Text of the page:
Monday, June 27, 2011

Raw scores are not what they seem

The score reports from state testing have arrived. Your class has scored an average of 680 on Math and 700 on reading. Anyone who has been involved in education either as a teacher, a student, or the parent of a student in the schools has seen testing reports that include these kinds of scores. What do these scores mean? Why are all the decisions that are made from state tests such as AIMS or MCAS based on scores like these instead of something more straightforward such as percent correct? Why not simply tell students only that they got 85% correct?

Unfortunately scores like percent correct aren’t as straightforward as they seem. Say, for instance, that a new math curriculum has been implemented in the 5th grade. It’s very reasonable to want to track its effectiveness by looking at test scores on district tests. What would we make of an observation that the average score was 65% correct on district exams prior to implementation of the new curriculum and 85% following? It would be very temping to infer that the new approach was a success. Unfortunately, it is in fact likely that the two exams are not equivalent in difficulty. The difference in scores between the two tests may be entirely the result of easier test questions rather than more skilled students.

The scoring approach that has been applied to statewide testing has an answer to this problem. Wrapped up in the complicated sounding label of Item Response Theory (IRT) is a technique for analyzing test results that makes answering questions like whether there a measurable change in learning from one year to the next simpler. Difficulty is evaluated so that 90% correct on a harder test would result in a higher score than 90% correct on an easier test. The process of accounting for difficulty may also be taken into account in a fashion that makes scores from two tests directly comparable. When this is done, one can effectively address questions about just how effective that new curriculum actually is by direct comparison of test scores. Otherwise, you don’t really know what you have.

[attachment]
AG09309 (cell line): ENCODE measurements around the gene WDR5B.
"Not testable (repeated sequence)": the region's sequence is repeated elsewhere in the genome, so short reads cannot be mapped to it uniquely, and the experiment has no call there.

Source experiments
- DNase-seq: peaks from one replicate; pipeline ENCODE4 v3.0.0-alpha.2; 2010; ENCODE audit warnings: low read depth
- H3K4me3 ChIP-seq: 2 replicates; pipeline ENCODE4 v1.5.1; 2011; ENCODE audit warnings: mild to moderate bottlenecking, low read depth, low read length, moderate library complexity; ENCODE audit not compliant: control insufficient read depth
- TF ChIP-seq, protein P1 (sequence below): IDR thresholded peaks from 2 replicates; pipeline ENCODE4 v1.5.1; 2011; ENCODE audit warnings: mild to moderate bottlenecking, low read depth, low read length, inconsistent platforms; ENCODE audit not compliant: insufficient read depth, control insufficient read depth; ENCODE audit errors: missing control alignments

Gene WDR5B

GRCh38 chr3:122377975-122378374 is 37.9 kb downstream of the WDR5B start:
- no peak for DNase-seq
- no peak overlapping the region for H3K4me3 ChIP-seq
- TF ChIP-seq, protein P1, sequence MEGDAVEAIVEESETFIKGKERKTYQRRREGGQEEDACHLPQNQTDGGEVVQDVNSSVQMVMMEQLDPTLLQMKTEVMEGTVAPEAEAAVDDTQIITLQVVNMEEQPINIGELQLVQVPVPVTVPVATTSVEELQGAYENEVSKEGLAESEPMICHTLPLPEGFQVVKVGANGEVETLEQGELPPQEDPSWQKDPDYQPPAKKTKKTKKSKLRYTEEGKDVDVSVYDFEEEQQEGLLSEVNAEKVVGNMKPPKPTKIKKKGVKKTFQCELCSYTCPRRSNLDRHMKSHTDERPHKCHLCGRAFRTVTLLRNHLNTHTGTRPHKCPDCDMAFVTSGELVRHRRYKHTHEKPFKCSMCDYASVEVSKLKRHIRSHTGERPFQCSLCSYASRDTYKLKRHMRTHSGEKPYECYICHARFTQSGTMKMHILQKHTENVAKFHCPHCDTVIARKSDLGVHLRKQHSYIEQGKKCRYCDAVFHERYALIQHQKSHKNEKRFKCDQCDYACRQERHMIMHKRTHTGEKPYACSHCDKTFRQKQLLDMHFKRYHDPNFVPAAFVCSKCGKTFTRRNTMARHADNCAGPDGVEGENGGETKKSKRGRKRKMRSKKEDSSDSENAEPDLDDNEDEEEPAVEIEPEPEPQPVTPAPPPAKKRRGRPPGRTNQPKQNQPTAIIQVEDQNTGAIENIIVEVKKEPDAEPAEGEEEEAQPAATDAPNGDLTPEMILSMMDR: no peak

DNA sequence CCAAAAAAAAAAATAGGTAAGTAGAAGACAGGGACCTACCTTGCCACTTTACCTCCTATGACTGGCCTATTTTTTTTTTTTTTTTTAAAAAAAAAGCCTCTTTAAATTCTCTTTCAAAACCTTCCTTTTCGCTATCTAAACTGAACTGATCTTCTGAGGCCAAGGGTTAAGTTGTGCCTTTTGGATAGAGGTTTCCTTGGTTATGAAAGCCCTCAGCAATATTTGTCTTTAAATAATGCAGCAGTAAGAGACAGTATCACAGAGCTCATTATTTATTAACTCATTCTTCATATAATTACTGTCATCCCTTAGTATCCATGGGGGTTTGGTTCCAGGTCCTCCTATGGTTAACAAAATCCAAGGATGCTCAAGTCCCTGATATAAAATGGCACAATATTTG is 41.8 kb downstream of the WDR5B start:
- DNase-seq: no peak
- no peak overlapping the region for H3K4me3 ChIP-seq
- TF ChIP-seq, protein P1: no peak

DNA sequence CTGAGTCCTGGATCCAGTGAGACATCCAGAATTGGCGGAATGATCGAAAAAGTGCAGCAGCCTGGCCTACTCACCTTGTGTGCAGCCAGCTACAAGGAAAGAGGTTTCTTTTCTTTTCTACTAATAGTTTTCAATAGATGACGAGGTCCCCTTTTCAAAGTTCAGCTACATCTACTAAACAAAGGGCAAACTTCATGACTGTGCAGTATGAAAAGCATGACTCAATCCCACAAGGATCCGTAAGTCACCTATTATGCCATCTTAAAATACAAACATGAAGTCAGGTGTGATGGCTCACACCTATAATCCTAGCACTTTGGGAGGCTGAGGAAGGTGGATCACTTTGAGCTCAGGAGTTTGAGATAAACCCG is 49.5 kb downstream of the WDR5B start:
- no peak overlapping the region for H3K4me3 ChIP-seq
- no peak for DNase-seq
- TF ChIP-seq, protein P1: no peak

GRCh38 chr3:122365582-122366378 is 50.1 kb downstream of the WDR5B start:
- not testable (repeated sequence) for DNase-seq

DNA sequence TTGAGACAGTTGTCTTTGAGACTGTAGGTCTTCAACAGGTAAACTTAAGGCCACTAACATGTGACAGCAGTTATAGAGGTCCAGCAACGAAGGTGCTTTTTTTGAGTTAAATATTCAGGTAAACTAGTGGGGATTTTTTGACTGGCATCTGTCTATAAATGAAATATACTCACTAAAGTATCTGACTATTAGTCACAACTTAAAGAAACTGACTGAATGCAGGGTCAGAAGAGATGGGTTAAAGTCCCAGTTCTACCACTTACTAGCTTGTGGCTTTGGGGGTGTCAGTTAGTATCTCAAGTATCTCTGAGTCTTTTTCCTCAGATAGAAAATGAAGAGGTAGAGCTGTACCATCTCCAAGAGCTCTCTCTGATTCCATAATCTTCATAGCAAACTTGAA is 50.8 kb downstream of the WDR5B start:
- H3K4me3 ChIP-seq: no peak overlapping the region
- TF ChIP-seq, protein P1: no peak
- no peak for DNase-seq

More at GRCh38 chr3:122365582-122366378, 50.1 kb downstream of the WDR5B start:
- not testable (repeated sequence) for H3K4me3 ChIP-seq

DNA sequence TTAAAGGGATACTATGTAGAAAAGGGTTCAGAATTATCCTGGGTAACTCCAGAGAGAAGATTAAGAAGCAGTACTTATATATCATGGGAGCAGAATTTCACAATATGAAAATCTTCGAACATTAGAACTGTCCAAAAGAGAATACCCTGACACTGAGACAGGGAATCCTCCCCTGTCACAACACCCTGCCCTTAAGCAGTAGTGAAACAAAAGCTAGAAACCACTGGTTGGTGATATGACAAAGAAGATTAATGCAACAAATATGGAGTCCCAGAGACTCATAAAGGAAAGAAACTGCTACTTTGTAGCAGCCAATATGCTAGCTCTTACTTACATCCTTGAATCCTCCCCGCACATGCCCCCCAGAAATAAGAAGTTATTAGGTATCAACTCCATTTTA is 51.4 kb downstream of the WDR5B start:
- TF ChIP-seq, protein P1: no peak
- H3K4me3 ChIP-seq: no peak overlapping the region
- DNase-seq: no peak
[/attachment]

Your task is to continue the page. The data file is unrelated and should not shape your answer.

In addition to providing information about difficulty and providing the capability to place scores on the same scale, IRT also provides information about what skills children likely need to master first in order to develop to the next level. Imagine that results from that 5th grade math test indicated that students were struggling with probability and fractions. IRT provides a way of looking at performance that takes into account performance on all the other items on a test to determine the likelihood that a student will perform successfully on a given skill. This means that that all the information available can be brought to bear in answering the question of what should be planned next.

All of these benefits are why we have chosen to make extensive use of IRT for scoring assessments within Galileo. Our objective in designing the reports and tools that make use of IRT based scores is how to make the benefits of IRT for simplifying educational decision making apparent. Toward that end we are designing an increasing number of graphical presentations as well as a number planning tools that make it easy to bring all the information at hand together to assist in planning.

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